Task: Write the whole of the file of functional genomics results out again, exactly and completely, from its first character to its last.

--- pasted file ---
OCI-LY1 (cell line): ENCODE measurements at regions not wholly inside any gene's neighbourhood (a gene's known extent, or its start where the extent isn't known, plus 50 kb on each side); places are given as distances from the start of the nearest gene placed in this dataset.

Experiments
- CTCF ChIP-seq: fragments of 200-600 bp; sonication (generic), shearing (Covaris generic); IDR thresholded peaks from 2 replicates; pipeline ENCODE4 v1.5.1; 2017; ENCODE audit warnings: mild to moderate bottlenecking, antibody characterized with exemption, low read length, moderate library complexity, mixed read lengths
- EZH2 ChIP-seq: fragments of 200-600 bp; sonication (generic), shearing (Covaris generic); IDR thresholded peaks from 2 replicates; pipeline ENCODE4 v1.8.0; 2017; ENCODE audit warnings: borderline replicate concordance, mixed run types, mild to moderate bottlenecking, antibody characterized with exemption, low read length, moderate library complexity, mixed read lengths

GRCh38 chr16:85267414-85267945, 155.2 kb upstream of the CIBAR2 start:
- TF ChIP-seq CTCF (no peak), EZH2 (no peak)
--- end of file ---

OCI-LY1 (cell line): ENCODE measurements at regions not wholly inside any gene's neighbourhood (a gene's known extent, or its start where the extent isn't known, plus 50 kb on each side); places are given as distances from the start of the nearest gene placed in this dataset.

Experiments
- CTCF ChIP-seq: fragments of 200-600 bp; sonication (generic), shearing (Covaris generic); IDR thresholded peaks from 2 replicates; pipeline ENCODE4 v1.5.1; 2017; ENCODE audit warnings: mild to moderate bottlenecking, antibody characterized with exemption, low read length, moderate library complexity, mixed read lengths
- EZH2 ChIP-seq: fragments of 200-600 bp; sonication (generic), shearing (Covaris generic); IDR thresholded peaks from 2 replicates; pipeline ENCODE4 v1.8.0; 2017; ENCODE audit warnings: borderline replicate concordance, mixed run types, mild to moderate bottlenecking, antibody characterized with exemption, low read length, moderate library complexity, mixed read lengths

GRCh38 chr16:85267414-85267945, 155.2 kb upstream of the CIBAR2 start:
- TF ChIP-seq CTCF (no peak), EZH2 (no peak)